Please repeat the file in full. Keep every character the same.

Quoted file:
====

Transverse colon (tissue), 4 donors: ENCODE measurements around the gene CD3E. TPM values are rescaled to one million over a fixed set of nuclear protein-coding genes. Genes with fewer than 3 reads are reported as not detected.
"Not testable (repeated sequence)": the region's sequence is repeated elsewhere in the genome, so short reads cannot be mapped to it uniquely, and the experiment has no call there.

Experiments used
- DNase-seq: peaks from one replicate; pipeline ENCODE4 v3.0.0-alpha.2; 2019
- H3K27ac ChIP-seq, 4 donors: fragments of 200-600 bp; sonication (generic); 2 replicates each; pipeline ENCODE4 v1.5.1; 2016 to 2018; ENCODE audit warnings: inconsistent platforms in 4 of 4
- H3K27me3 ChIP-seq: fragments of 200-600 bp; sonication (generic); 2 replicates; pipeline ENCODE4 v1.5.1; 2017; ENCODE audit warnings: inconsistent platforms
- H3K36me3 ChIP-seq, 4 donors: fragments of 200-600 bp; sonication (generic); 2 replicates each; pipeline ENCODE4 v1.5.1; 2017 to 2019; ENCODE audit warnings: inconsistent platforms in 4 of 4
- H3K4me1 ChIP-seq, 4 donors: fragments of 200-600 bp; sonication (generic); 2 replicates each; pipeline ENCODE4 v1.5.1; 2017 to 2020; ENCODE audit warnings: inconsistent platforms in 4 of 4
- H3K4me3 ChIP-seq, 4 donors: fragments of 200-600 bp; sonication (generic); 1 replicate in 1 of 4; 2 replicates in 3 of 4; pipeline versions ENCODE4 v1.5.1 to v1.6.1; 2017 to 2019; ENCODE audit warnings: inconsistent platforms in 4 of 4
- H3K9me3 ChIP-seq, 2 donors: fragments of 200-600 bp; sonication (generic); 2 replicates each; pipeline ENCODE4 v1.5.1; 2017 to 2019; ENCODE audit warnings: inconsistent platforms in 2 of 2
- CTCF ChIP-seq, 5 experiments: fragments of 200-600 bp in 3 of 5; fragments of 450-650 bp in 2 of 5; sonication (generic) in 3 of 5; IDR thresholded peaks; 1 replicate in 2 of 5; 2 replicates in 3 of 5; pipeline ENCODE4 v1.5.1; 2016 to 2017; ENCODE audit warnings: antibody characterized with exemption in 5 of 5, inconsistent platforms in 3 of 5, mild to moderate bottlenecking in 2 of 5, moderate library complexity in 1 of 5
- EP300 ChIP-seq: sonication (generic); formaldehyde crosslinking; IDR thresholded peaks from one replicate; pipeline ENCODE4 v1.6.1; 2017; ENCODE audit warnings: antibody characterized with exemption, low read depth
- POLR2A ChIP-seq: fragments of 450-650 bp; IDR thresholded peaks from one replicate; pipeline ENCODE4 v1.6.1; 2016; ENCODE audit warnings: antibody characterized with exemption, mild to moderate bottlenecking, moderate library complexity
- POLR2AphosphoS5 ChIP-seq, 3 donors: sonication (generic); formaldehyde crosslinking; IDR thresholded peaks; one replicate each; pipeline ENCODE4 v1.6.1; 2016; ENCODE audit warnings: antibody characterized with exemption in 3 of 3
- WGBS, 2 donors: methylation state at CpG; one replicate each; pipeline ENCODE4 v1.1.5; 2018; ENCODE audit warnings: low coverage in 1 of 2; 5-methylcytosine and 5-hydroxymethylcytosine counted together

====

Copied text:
Transverse colon (tissue), 4 donors: ENCODE measurements around the gene CD3E. TPM values are rescaled to one million over a fixed set of nuclear protein-coding genes. Genes with fewer than 3 reads are reported as not detected.
"Not testable (repeated sequence)": the region's sequence is repeated elsewhere in the genome, so short reads cannot be mapped to it uniquely, and the experiment has no call there.

Experiments used
- DNase-seq: peaks from one replicate; pipeline ENCODE4 v3.0.0-alpha.2; 2019
- H3K27ac ChIP-seq, 4 donors: fragments of 200-600 bp; sonication (generic); 2 replicates each; pipeline ENCODE4 v1.5.1; 2016 to 2018; ENCODE audit warnings: inconsistent platforms in 4 of 4
- H3K27me3 ChIP-seq: fragments of 200-600 bp; sonication (generic); 2 replicates; pipeline ENCODE4 v1.5.1; 2017; ENCODE audit warnings: inconsistent platforms
- H3K36me3 ChIP-seq, 4 donors: fragments of 200-600 bp; sonication (generic); 2 replicates each; pipeline ENCODE4 v1.5.1; 2017 to 2019; ENCODE audit warnings: inconsistent platforms in 4 of 4
- H3K4me1 ChIP-seq, 4 donors: fragments of 200-600 bp; sonication (generic); 2 replicates each; pipeline ENCODE4 v1.5.1; 2017 to 2020; ENCODE audit warnings: inconsistent platforms in 4 of 4
- H3K4me3 ChIP-seq, 4 donors: fragments of 200-600 bp; sonication (generic); 1 replicate in 1 of 4; 2 replicates in 3 of 4; pipeline versions ENCODE4 v1.5.1 to v1.6.1; 2017 to 2019; ENCODE audit warnings: inconsistent platforms in 4 of 4
- H3K9me3 ChIP-seq, 2 donors: fragments of 200-600 bp; sonication (generic); 2 replicates each; pipeline ENCODE4 v1.5.1; 2017 to 2019; ENCODE audit warnings: inconsistent platforms in 2 of 2
- CTCF ChIP-seq, 5 experiments: fragments of 200-600 bp in 3 of 5; fragments of 450-650 bp in 2 of 5; sonication (generic) in 3 of 5; IDR thresholded peaks; 1 replicate in 2 of 5; 2 replicates in 3 of 5; pipeline ENCODE4 v1.5.1; 2016 to 2017; ENCODE audit warnings: antibody characterized with exemption in 5 of 5, inconsistent platforms in 3 of 5, mild to moderate bottlenecking in 2 of 5, moderate library complexity in 1 of 5
- EP300 ChIP-seq: sonication (generic); formaldehyde crosslinking; IDR thresholded peaks from one replicate; pipeline ENCODE4 v1.6.1; 2017; ENCODE audit warnings: antibody characterized with exemption, low read depth
- POLR2A ChIP-seq: fragments of 450-650 bp; IDR thresholded peaks from one replicate; pipeline ENCODE4 v1.6.1; 2016; ENCODE audit warnings: antibody characterized with exemption, mild to moderate bottlenecking, moderate library complexity
- POLR2AphosphoS5 ChIP-seq, 3 donors: sonication (generic); formaldehyde crosslinking; IDR thresholded peaks; one replicate each; pipeline ENCODE4 v1.6.1; 2016; ENCODE audit warnings: antibody characterized with exemption in 3 of 3
- WGBS, 2 donors: methylation state at CpG; one replicate each; pipeline ENCODE4 v1.1.5; 2018; ENCODE audit warnings: low coverage in 1 of 2; 5-methylcytosine and 5-hydroxymethylcytosine counted together